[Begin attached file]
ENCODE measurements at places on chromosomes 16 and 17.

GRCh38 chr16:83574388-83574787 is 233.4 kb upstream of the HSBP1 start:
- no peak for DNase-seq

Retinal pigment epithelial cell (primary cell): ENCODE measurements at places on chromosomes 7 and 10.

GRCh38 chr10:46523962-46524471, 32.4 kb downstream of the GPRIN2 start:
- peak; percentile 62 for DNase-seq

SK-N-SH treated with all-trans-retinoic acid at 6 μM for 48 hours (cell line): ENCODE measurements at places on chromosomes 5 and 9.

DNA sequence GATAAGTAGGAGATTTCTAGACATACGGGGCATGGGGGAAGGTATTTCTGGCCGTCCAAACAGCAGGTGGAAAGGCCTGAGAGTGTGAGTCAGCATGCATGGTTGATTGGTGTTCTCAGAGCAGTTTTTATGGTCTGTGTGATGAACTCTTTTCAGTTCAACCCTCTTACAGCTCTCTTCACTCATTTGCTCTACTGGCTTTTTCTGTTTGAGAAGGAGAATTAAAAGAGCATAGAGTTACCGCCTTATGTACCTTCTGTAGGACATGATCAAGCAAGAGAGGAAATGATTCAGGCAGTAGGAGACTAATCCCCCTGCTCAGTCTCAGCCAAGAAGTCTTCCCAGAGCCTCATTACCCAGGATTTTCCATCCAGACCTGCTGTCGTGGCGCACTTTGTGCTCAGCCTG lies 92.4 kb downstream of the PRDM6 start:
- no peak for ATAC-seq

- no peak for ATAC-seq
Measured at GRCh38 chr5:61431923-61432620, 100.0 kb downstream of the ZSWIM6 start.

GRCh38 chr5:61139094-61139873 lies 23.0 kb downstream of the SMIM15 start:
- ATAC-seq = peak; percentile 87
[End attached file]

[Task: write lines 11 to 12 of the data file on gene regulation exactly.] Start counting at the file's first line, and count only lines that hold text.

Measured at GRCh38 chr5:61431923-61432620, 100.0 kb downstream of the ZSWIM6 start.

GRCh38 chr5:61139094-61139873 lies 23.0 kb downstream of the SMIM15 start: